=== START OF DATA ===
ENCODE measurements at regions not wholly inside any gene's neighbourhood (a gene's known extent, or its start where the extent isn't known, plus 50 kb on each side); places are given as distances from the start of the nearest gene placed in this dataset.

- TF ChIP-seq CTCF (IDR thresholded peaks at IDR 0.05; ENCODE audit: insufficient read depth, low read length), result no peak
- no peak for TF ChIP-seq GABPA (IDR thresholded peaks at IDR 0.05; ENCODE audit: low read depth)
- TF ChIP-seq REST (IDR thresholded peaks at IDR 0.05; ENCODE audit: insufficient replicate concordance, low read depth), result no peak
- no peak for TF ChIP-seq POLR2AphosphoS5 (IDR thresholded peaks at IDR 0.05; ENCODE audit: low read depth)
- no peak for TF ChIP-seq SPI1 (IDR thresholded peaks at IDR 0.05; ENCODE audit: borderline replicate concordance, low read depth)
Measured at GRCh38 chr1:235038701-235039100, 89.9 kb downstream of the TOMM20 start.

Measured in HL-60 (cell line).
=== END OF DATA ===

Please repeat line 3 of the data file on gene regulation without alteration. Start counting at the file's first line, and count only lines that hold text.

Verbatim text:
- no peak for TF ChIP-seq GABPA (IDR thresholded peaks at IDR 0.05; ENCODE audit: low read depth)